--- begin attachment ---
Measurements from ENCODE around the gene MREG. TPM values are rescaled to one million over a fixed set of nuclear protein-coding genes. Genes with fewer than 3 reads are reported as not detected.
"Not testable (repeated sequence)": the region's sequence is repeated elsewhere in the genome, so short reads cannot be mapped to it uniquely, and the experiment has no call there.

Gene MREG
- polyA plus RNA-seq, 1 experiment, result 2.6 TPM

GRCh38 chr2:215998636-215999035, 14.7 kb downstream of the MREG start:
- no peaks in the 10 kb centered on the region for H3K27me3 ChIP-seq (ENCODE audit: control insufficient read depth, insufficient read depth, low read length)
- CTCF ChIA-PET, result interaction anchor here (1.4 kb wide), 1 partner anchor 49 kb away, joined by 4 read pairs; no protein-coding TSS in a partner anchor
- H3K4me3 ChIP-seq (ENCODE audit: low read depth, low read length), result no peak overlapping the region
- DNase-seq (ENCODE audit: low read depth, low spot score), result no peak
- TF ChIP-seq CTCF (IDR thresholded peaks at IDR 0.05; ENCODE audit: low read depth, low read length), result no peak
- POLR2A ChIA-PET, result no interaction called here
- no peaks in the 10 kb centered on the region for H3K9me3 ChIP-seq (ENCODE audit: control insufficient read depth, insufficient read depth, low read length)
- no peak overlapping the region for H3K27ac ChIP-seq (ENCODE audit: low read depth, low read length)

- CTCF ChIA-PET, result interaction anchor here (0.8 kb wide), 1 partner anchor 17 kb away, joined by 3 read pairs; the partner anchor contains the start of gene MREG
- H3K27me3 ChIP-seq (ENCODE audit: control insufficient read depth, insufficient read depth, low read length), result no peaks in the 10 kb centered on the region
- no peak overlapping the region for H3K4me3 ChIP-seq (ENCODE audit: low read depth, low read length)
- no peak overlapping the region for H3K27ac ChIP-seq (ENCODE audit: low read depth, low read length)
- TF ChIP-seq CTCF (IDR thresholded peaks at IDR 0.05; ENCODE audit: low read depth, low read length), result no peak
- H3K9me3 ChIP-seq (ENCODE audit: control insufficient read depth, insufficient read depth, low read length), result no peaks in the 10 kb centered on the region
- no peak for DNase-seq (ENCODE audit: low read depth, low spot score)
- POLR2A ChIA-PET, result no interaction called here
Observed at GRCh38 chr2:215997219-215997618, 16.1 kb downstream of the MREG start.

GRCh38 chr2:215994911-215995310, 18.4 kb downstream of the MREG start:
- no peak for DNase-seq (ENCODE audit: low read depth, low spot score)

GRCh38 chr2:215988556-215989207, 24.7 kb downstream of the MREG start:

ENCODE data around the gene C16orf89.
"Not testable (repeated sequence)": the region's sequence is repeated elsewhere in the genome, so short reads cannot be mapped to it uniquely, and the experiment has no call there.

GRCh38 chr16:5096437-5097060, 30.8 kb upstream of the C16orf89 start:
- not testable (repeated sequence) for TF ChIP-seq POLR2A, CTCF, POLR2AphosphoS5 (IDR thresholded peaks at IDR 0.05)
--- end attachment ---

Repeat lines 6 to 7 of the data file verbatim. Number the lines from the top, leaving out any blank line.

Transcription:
- no peaks in the 10 kb centered on the region for H3K27me3 ChIP-seq (ENCODE audit: control insufficient read depth, insufficient read depth, low read length)
- CTCF ChIA-PET, result interaction anchor here (1.4 kb wide), 1 partner anchor 49 kb away, joined by 4 read pairs; no protein-coding TSS in a partner anchor